Fotoeins Fotografie

questions of place & home

Posts tagged ‘Indigenous BC’

T'uy't'tanat-Cease Wyss, Vancouver Art Gallery, Vancouver, BC, Canada, fotoeins.com

Fotoeins Friday at Vancouver AG: T’uy’t’tanat-Cease Wyss

Above/featured: K’axwch’k Nexw7y’ay’ulh (Turtle Journeys), from the Sacred Teachings series, 2018.

T’uy’t’tanat-Cease Wyss: Skwxwú7mesh, Stó:lō, Métis, Kanaka Maoli, Irish, Swiss.

The snap above is from a video which shows the artist’s Hawaiian cultural and spiritual mentor, Happy Kahuna Pahia. In the light of dusk at Papa’iloa Beach on the leeward side of O’ahu in Hawaii, we see her lying beside a ‘honu’, a green sea turtle, who’s come to rest on shore and harden her shell after travelling great distances in the ocean.


“Transits and Returns” presents the work of 21 Indigenous artists whose practices are both rooted in the specificities of their cultures and routed via their travels. These forces of situatedness and mobility work in synergy and in tension with one another, shaping the multiple ways of understanding and being Indigenous today. Within the exhibition, these dual realities are explored through themes of movement, territory, kinship and representation, with many artworks inhabiting multiple categories. The resulting presentation foregrounds the creative sovereignty of each artist to determine their own articulations of the world, while also exploring the resonances between them.

Featuring artists from local First Nations, as well as those from communities located throughout the Pacific region (ranging from Alutiiq territory in the north to Māori lands in the south, with many mainland and island Nations in between), Transits and Returns traces wide-ranging experiences that are inclusive of both ancestral knowledges and global connections.

The descriptions are directly from the Vancouver Art Gallery where T’uy’t’tanat-Cease Wyss’ video installation is on exhibition until 23 February 2020. With her work as artist and ethnobotanist, she was named by the Vancouver Public Library as Indigenous Storyteller in Residence for 2018.

I made the photo above on 15 Oct 2019 with a Fujifilm X70. This post appears on Fotoeins Fotografie at fotoeins DOT com as https://wp.me/p1BIdT-g51.

Marianne Nicolson, Vancouver Art Gallery, Vancouver, BC, Canada, fotoeins.com

Fotoeins Friday at Vancouver AG: Marianne Nicolson

Above/featured: ‘Oh, How I Long for Home’ (2016).

I first saw this work warmly illuminating the empty concourse late at night in the Academic Quadrangle at my alma mater of Simon Fraser University. It’s great even more eyeballs can see this on display at the Vancouver Art Gallery.

Marianne Nicolson: Dzawada’enuxw, Scottish.

The Kwak’wala phrase “Wa’lasan xwalsa kan ne’kakwe” translates into the English title of this artwork, ‘Oh, How I Long for Home’, while also referencing the dawn. This double meaning could be interpreted as the rising sun ‘returning home’ each day and as a poetic assertion of Kwakwaka’wakw People’s sovereignty over their lands and waters, which includes Nicolson’s home community of Gwa’yi or Kingcome Inlet along the central coast of British Columbia in Canada. Yet the neon sign – which was, at one time, ubiquitous in the streets of Vancouver – is also a marker of urban life, a site of conflicted promise for Indigenous Peoples. Longing for home is an experience with which many can identify, one that’s further complicated when considering the unceded territories upon which British Columbia is built, and the impossibility of returning to a home prior to colonization.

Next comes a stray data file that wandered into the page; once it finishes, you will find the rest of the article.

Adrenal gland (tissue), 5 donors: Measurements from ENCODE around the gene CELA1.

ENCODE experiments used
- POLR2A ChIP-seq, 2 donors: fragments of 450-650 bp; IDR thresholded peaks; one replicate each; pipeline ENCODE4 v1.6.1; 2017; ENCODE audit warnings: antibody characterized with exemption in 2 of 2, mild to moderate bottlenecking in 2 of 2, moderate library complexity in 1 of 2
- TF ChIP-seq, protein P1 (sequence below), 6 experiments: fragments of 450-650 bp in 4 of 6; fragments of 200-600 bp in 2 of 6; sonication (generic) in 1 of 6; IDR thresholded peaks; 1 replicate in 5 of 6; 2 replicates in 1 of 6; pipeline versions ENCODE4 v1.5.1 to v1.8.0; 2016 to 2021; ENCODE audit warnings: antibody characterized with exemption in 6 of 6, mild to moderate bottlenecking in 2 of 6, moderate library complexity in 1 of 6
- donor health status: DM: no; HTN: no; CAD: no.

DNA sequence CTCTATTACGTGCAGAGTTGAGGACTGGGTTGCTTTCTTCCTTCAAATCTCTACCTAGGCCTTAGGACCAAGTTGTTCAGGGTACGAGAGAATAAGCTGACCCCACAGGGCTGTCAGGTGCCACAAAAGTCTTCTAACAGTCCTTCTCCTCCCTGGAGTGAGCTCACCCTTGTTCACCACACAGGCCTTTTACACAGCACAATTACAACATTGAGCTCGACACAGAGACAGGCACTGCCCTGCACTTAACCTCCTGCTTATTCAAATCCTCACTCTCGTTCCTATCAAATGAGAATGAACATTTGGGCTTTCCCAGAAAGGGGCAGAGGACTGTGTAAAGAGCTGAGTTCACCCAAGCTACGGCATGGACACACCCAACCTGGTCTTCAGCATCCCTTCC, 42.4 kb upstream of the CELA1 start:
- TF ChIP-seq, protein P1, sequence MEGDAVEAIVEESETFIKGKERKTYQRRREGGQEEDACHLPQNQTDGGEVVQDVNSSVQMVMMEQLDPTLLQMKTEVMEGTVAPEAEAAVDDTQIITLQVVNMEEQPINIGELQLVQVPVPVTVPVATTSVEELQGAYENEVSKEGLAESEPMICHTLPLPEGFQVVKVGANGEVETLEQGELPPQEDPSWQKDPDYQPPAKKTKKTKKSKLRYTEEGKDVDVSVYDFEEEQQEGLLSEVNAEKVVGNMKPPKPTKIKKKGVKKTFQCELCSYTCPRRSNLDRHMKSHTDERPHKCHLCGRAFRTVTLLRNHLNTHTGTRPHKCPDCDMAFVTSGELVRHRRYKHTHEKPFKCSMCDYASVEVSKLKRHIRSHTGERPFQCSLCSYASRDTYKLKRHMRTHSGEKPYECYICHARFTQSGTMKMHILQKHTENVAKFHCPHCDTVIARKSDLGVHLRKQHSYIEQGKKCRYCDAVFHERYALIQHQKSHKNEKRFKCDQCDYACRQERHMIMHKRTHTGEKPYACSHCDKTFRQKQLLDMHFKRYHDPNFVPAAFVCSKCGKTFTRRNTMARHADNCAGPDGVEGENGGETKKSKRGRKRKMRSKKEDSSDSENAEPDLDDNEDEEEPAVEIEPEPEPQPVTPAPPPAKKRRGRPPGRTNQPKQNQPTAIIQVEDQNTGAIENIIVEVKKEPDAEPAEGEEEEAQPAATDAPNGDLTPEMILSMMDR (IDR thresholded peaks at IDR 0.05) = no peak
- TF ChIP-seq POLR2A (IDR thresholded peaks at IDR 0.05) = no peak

“Transits and Returns” presents the work of 21 Indigenous artists whose practices are both rooted in the specificities of their cultures and routed via their travels. These forces of situatedness and mobility work in synergy and in tension with one another, shaping the multiple ways of understanding and being Indigenous today. Within the exhibition, these dual realities are explored through themes of movement, territory, kinship and representation, with many artworks inhabiting multiple categories. The resulting presentation foregrounds the creative sovereignty of each artist to determine their own articulations of the world, while also exploring the resonances between them.

Featuring artists from local First Nations, as well as those from communities located throughout the Pacific region (ranging from Alutiiq territory in the north to Māori lands in the south, with many mainland and island Nations in between), Transits and Returns traces wide-ranging experiences that are inclusive of both ancestral knowledges and global connections.

The descriptions are directly from the Vancouver Art Gallery where Dr. Nicolson’s work is on exhibition until 23 February 2020.

I made the photo above on 15 Oct 2019 with a Fujifilm X70 fixed-lens prime (18.5/28) with the following settings: 1/105-sec, f/4, and ISO4000. This post appears on Fotoeins Fotografie at fotoeins DOT com as https://wp.me/p1BIdT-g4n.

Great Hall, Museum of Anthropology, University of British Columbia, Vancouver, BC, Canada, First Nations, fotoeins.com

🇨🇦 National Indigenous Peoples Day (21 June) & Indigenous Artists

Above/featured: Great Hall, Museum of Anthropology, Vancouver – 5 May 2017 (HL, 6D1).

In Canada, National Aboriginal Day is held on or near the same day as northern summer solstice to celebrate language, culture, and tradition on the longest day of the year. In 1996, then Governor-General of Canada, Roméo LeBlanc, proclaimed June 21 as National Aboriginal Day. In 2017, Canadian Prime Minister Justin Trudeau announced the change to National Indigenous Peoples Day to include First Nations, Inuit, and Métis indigenous peoples.

To highlight some wonderfully engaging work by contemporary indigenous artists, I provide examples of art seen and exhibited in the Vancouver area.

( Click here for images and more )

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